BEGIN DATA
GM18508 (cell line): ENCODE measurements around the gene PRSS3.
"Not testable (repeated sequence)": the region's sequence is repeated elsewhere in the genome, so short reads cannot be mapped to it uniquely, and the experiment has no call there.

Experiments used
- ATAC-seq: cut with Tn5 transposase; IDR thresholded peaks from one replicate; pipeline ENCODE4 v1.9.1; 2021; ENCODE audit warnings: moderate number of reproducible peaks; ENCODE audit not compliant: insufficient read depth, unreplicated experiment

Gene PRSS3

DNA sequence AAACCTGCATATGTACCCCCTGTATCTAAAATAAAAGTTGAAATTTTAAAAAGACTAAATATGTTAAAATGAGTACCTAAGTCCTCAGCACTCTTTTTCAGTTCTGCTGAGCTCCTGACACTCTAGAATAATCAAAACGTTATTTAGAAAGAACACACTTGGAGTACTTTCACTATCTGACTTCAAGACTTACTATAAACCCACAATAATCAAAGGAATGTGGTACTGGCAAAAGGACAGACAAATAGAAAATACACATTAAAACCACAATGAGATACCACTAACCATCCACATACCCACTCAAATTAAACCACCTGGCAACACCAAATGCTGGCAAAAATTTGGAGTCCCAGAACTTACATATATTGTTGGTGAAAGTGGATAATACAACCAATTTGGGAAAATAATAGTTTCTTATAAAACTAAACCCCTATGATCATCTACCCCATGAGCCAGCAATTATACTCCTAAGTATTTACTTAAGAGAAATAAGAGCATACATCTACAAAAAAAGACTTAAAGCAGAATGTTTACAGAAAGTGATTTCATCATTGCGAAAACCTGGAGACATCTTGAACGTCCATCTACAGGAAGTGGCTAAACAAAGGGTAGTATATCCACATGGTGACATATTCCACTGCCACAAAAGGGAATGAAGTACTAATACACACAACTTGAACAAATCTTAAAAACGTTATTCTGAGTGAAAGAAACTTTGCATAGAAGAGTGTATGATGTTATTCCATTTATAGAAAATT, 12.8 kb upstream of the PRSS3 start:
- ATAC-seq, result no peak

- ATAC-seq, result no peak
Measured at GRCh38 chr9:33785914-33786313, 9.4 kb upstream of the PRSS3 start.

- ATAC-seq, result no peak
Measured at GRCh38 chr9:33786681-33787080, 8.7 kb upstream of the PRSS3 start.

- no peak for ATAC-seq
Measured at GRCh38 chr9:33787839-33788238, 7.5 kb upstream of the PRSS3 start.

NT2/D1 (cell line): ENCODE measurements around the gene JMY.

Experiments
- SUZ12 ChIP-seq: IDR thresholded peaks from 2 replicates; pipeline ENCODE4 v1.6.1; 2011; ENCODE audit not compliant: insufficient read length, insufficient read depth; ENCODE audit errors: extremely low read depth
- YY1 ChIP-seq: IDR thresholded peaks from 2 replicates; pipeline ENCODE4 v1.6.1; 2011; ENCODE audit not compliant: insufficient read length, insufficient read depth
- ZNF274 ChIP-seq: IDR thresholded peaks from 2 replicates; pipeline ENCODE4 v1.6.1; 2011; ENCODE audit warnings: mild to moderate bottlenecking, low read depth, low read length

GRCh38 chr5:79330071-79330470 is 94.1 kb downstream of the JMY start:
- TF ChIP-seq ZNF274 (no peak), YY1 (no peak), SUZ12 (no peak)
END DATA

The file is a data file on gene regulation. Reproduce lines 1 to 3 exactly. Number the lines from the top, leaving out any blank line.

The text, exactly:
GM18508 (cell line): ENCODE measurements around the gene PRSS3.
"Not testable (repeated sequence)": the region's sequence is repeated elsewhere in the genome, so short reads cannot be mapped to it uniquely, and the experiment has no call there.

Experiments used